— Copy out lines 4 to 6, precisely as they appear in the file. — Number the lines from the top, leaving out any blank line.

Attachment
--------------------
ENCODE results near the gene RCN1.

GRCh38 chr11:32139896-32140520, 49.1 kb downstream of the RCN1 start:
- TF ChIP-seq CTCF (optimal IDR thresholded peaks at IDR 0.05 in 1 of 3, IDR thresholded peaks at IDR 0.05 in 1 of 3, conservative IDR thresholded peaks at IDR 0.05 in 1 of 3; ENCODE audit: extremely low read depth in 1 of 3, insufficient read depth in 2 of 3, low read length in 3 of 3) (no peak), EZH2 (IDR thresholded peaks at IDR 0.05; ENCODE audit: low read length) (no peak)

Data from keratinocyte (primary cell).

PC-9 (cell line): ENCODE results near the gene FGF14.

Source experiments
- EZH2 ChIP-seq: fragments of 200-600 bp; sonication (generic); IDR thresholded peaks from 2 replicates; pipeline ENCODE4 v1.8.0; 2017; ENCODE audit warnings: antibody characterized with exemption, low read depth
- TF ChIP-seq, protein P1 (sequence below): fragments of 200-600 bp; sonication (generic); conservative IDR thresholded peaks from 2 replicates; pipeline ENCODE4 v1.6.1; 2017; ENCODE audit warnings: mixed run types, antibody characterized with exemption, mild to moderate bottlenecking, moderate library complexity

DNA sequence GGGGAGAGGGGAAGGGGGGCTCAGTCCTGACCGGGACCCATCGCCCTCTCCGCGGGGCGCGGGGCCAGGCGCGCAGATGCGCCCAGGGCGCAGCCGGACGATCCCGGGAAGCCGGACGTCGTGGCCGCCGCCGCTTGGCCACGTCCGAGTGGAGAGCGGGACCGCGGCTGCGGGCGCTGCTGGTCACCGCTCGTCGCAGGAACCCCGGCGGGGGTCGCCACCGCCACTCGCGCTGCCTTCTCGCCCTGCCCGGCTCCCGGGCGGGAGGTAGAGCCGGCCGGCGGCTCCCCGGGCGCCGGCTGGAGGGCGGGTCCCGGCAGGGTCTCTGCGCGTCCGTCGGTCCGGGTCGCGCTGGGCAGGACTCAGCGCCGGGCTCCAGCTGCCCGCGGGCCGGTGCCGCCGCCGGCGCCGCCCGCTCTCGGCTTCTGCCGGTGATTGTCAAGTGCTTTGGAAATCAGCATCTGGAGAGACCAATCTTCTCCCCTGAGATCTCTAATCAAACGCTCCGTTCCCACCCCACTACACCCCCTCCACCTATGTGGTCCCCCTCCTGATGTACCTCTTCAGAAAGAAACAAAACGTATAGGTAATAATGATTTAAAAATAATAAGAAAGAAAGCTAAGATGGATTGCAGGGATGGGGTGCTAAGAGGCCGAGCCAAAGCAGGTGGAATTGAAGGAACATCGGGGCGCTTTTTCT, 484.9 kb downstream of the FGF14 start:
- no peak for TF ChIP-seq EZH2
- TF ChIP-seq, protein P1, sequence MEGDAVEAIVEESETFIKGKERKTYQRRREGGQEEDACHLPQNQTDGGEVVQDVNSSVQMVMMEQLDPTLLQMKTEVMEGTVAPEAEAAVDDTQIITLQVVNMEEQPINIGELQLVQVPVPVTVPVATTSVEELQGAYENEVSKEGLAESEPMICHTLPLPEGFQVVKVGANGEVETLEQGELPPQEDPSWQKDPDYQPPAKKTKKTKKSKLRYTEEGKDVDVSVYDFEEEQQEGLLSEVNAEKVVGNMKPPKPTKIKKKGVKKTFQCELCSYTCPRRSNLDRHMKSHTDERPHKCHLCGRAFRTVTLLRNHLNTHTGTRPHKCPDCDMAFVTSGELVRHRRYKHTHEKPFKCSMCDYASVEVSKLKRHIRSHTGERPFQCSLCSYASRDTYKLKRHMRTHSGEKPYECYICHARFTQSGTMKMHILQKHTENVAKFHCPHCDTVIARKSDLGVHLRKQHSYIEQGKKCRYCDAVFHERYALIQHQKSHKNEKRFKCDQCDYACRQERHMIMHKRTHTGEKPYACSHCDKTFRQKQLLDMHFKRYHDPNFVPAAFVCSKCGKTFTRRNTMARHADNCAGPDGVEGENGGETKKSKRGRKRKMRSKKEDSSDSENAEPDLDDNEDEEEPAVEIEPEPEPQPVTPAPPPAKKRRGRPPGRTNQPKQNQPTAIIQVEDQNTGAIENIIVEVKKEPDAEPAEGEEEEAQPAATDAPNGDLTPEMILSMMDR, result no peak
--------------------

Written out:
Data from keratinocyte (primary cell).

PC-9 (cell line): ENCODE results near the gene FGF14.

Source experiments